Of Hiram, Son of Root, and the Coming Fall of the House of McClernand

April 1, 1863 (The Day of All Fools)

“I much prefer history, true or feigned, with its varied applicability to the thought and experience of readers.” – J.R.R. Tolkien

Hiram Ulysses, son of Root the Tanner
Hiram Ulysses, son of Root the Tanner

Now the two kindrerds of the West, Hiram Ulysses, son of Root the Tanner, descending long from the line of Mathew the Puritain,1 and William Tecumseh, so called to honor the brave warrior of Shawnee,2 gathered at last before Vicksburg, under the cold stars and before the rising of the moon. Their minds set for conquering, together they had conjured well, envisioning thrice to vanquish their quarry, the host of Pemberton, second son of John, and traitor of the Northern lands of his father.3 But thrice had they failed, and with ceaseless lamentations, as one they becried their ill fortunes.

The hearts of Hiram Ulysses and Tecumseh grew hot, for they wished to assail their foes upon the heights, but by this darkened hour knew no design, save one. The great phalanxes and battalia of Union must march on therefore until their trumpets were sounded and the front of their battle was surely hewed upon the might of Rebellion. And dashed they would certainly be.

And it came to pass, after many days of toiling in this manner, beating the air in vein, that Hiram, son of Root, was forced, though with great cost to the hosts of Union, to call upon John Alexander of the house of McClernand, whom he did not love, and of whom it has been said that he saw little heed for the past, and was no avail as a counselor.4 To Hiram Ulysses, John Alexander was an unfriend who might betray others to bitterness and death.

From splendor fell McClernand, through arrogance to contempt for all save himself, a spirit wasteful and pitiless; a liar without shame. Through friendship feigned and a sly wind, he obtained power from Lincoln, the preserver of Union, before his longed-for caste was usurped by Hiram.5 Unable to alter this course, his anger was awoken, but impedent under this bitter jest.

Today's map is probably more approximate than usual.
Today’s map is probably more approximate than usual.

McClernand had then not long come under the authority of this son of Root, and his power went not beyond his own single command, reduced to a shadow, a mere memory of his dreams.6 In this way, when Hiram ordained that from McClernand’s own command be summoned two thousands of his own warriors who were marshaled and trained for war, he gave glad tidings, hiding the truth of his malice behind the language of friends.

Beneath these words, others were woven. And John Alexander of the house of McClernand conceived in his evil lust a dark design. Loving too much the men of his own hands, he would dispatch not a warrior of the two thousands for Union, and would suffer what doom befell him, though he believed not that he might be touched. Such was he blinded by his own false love of Lincoln the ruler of Union; the purported guardian of his own designs; until his fate may be severed from and by the fate of Hiram. And at the hands of Hiram, great would be the ruin of his own fall.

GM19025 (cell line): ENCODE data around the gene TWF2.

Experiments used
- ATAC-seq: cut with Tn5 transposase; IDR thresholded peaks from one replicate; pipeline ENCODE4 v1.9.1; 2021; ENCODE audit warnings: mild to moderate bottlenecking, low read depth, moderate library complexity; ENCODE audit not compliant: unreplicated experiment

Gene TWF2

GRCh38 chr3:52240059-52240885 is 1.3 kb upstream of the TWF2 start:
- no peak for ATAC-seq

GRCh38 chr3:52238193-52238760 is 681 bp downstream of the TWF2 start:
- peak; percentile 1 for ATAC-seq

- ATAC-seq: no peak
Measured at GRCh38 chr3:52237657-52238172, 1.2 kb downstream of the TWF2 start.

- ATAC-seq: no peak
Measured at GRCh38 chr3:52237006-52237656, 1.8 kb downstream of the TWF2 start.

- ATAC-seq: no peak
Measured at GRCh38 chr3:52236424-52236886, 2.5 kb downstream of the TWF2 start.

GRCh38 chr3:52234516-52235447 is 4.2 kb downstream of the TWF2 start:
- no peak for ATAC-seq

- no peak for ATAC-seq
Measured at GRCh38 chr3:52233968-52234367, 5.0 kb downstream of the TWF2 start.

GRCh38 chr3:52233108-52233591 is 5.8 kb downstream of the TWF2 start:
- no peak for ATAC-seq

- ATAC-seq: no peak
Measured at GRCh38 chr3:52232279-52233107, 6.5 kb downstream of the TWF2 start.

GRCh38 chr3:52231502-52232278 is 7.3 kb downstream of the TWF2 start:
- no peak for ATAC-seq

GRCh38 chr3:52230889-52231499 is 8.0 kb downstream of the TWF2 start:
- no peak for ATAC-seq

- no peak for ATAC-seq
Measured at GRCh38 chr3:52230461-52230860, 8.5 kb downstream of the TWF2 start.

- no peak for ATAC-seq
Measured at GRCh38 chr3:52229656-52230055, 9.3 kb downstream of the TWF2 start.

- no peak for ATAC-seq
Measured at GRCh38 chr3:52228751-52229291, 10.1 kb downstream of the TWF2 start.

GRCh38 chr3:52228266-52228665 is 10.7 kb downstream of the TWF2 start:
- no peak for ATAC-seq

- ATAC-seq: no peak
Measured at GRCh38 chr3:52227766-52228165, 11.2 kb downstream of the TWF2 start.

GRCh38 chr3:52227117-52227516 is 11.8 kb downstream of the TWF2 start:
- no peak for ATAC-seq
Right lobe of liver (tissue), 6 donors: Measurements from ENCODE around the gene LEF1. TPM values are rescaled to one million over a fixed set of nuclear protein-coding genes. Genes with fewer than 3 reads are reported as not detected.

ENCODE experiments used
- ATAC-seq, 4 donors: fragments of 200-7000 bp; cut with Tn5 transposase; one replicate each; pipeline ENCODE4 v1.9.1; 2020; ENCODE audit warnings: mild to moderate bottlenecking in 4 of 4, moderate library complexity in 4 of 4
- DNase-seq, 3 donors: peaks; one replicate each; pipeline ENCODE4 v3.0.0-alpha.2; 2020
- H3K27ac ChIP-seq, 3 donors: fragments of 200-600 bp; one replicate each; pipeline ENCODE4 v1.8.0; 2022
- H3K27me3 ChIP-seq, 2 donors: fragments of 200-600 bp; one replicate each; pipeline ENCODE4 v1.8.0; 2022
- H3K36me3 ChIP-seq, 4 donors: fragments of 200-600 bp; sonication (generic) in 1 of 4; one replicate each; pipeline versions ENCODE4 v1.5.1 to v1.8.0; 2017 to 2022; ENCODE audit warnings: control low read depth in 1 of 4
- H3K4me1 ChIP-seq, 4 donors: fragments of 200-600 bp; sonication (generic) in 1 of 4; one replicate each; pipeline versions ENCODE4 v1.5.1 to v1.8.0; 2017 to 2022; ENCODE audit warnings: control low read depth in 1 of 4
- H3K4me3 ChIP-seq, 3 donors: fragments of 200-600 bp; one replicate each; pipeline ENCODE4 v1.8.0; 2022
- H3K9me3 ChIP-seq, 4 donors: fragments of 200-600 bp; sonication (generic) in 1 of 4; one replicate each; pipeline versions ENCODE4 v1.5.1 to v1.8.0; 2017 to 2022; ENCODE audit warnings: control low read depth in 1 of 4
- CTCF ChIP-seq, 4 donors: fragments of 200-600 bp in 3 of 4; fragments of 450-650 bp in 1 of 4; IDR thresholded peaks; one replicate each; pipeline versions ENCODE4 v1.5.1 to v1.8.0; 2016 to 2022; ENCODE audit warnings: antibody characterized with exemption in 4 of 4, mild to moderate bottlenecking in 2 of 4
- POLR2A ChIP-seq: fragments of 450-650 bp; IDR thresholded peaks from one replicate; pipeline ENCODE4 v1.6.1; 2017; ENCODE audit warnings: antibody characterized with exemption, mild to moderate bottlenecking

But these things are not told within the Gazette of the War of Rebellion, on this first day of the fourth moon of the year. 7



  1. General Grant was born Hiram Ulysses Grant in 1822 to Jesse Root Grant, who was, at the time, the owner of a tannery. The Grants descended from Mathew Grant, a puritan who arrived in America in the 1630s. []
  2. William Tecumseh Sherman, born in 1820, was named after Tecumseh, leader of the Shawnee Tribe in the early 1800s []
  3. John C. Pemberton was born the second son of his father, also named John, in Philadelphia, Pennsylvania in 1814. This was due largely to the fact that he wed a Virginian. []
  4. John McClernand was a politician and lawyer with no military training. []
  5. McClernand had been given leave to raise a small army and make a stab at Vicksburg by President Lincoln. General Grant, however, was very unhappy about this. []
  6. Through his protests, General Grant convinced Lincoln to put McClernand’s small army under his own command. []
  7. Bravo for you if you made it to the end. April Fools Day! The actual post will be coming along shortly. As you can see, my humor isn’t quite normal (and perhaps not quite funny). I’ll leave you to guess what inspiration hid behind this bit of silliness. For the answer, perhaps you might want to look in a hole in the ground. Not a nasty, dirty, wet hold, filled with the ends of worms and an oozy smell, of course. []
Creative Commons License
Of Hiram, Son of Root, and the Coming Fall of the House of McClernand by CW DG is licensed under a Creative Commons Attribution-NonCommercial-NoDerivs 4.0 International

About

View all posts by

7 thoughts on “Of Hiram, Son of Root, and the Coming Fall of the House of McClernand

  1. I think Sergeants could learn a lot from orcs. “Who are these miserable persons!”

    Bravo! Fun post!

    1. Oh really? I’ve been to Galena and saw Grant’s house (and the freaky statue of Julia), but haven’t really delved into much more.

      1. The tannery is now a private residence. The Grant boyhood home, just across the street, is being rededicated this Saturday (April 6) following a 1.4 million dollar restoration.

Comments are closed.